Eczema, Psoriasis and Dry Skin

By Jamie Bussin and Dr. Emily Lipinski ND 

When I was young I suffered from not one, but two types of eczema. One was pretty manageable – a bunch of weird bumps that would spread across my knuckles pretty much every summer as a result of exposure to the sun. The treatment worked wonderfully, but was kind of awful – a tar-based ointment that was greasy and smelled awful. The second was more complicated: very dry skin that got red and irritated, exacerbated by changes in temperature and humidity. The only thing that provided relief from the itch, pain and unsightliness was a topical steroid cream, which when used in the long term thinned out my skin. Thankfully I grew out of both conditions as I went through puberty. But to this day I get the rare flare up when it’s cold and wet outside and the air is dry inside.

It got me wondering if there are any natural solutions to dry itchy skin, or in more extreme situations eczema or psoriasis.  On Episode #109 of The Talk Show and Podcast, I discussed this with naturopath Dr. Emily Lipinski. This is an encapsulation of that discussion.

The least serious condition is dry skin. Frequently triggered by weather conditions, you should start with a cream that can act as a skin barrier which would include a wax or oil component as opposed to just a moisturizer. “So from a natural standpoint, we can think really basically. Using coconut oil or olive oil on the skin can be helpful. They’re basic, they’re clean, and most people have them in their house.” says Emily

Another one of the most moisturizing natural substances that can be used is honey. Honey on the skin is extremely moisturizing. However, it’s very sticky. There are some products on the market that are infused now with honey for its deep, deep moisturizing properties. And, for example, if you really suffer from chapped lips, using a little bit of honey on your lips before you go to bed can really take care of that. There are no added chemicals, and it also tastes good! If you’re concerned about bacterial build up from using a natural food product like oil or honey topically consider storing it separately, in your bathroom, away from the stock used in your food preparation. 

Eczema is an extremely common condition. Some people outgrow it, like me, during puberty.  Others don’t get the condition until they hit adulthood or even later into the years. Eczema is an atopic condition. Individuals with allergies or asthma are much more likely to have eczema. It is linked to the way your body responds to allergens. It’s linked to an immune response called an IgE response, which causes histamine to be released in the body.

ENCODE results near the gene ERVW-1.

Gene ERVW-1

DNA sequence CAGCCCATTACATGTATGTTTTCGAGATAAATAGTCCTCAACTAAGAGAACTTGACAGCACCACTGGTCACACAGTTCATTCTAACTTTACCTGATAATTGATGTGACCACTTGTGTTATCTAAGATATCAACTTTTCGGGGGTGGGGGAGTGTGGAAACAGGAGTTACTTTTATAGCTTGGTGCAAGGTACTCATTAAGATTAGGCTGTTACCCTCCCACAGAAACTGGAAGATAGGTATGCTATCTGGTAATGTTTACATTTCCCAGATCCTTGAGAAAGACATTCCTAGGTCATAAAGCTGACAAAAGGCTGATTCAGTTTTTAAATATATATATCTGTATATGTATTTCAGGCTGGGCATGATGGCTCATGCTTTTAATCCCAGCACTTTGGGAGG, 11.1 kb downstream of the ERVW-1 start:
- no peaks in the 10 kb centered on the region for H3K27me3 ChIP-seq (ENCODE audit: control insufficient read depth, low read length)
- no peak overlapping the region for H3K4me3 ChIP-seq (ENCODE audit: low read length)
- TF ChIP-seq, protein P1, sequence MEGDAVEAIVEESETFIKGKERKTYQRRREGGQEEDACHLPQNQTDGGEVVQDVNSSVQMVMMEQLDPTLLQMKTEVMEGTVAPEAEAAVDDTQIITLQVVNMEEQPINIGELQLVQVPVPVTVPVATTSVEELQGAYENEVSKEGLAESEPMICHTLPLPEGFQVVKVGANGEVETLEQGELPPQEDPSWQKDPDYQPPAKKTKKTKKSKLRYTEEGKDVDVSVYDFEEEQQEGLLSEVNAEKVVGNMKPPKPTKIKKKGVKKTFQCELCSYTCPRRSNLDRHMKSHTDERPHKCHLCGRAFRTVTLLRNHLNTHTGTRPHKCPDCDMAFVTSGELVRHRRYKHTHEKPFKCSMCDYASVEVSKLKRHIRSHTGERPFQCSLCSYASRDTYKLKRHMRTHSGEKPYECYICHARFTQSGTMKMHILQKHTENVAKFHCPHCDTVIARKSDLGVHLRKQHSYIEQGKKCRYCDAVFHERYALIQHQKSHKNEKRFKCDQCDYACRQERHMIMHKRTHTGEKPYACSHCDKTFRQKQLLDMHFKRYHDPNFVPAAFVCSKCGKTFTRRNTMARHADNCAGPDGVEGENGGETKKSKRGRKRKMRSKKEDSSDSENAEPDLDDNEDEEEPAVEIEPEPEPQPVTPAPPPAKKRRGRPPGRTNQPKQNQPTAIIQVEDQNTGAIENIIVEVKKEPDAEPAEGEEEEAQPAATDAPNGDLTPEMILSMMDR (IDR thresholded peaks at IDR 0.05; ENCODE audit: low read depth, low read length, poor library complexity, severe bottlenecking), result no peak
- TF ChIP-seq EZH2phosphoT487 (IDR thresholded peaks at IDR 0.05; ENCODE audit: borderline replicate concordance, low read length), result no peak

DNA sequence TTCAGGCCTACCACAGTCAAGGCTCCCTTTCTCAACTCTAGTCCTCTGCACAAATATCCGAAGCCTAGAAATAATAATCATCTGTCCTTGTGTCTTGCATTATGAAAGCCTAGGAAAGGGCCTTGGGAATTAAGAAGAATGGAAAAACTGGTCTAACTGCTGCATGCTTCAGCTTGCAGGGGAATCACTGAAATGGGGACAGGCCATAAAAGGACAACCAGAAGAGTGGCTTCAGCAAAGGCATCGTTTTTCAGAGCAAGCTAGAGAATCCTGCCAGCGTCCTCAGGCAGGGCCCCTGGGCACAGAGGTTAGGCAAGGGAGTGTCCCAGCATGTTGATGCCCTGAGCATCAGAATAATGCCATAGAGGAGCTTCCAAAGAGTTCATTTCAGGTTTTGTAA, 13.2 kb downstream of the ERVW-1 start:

According to Emily, “Because there is that allergic component to eczema we do have to look at the condition from the inside out. Like dry skin, what we eat benefits eczema. Corticosteroids, a typically prescribed treatment for eczema, have an anti-inflammatory effect. But when we think of the diet and what we’re putting into our bodies to help reduce inflammation, that’s also going to make a big difference. So we know that things like fish oils and probiotics and having a diet that’s low in certain inflammatory foods, such as high consumption of conventional red meat and trans fats and fast food and so forth, can make a huge impact on eczema. For those who have very severe forms of eczema, reducing foods that cause histamine release can benefit eczema. There is an eczema specific diet. It’s a very bland diet but I have seen tremendous results in some people that have very severe forms of eczema.”

The eczema diet typically does not allow for any coffee, red meat, refined foods, citrus fruits, sugar, or alcohol. Tannins and certain molecules in the skin of fruits can trigger reactions. So fruits such as pears and apples would be allowed, but you have to peel the skin.

Psoriasis is an autoimmune condition which has a plaque-like look. It’s often confused with eczema because it tends to appear on the same areas… the elbows, the knees, the back of the knees just like eczema does, but it does look a little bit different. It can be itchy or painful. Psoriasis is essentially autoimmune, so the immune system’s essentially attacking the skin. Like eczema, corticosteroid creams are used topically. But because it’s an autoimmune condition, psoriasis is typically a lifelong condition. According to Emily, those suffering with psoriasis should try to do what they can to help reduce the inflammation from a dietary standpoint, from a supplemental standpoint and/or from a mind-body standpoint. 

Regarding mindfulness, Emily says; “We know that stress can be a major trigger for autoimmune conditions and in fact even with eczema. Many of my patients report that stress is what predisposes them, especially in adulthood. If they suffer from eczema, they know if they’re really stressed out they’re bound to start getting a little bit itchy or see eczema pop up. We know this is also true for any autoimmune conditions, especially psoriasis. I’ve had a patient tell me that their skin is like a body thermometer. They know that they’re too stressed out when they see the psoriasis plaques come up on their body. So using things to help with stress from a mind-body perspective, like mindfulness, meditation, like deep breathing, making sure you’re working on your work-life balance, can also very much benefit the immune system and because of that can also reduce the severity of the psoriasis.”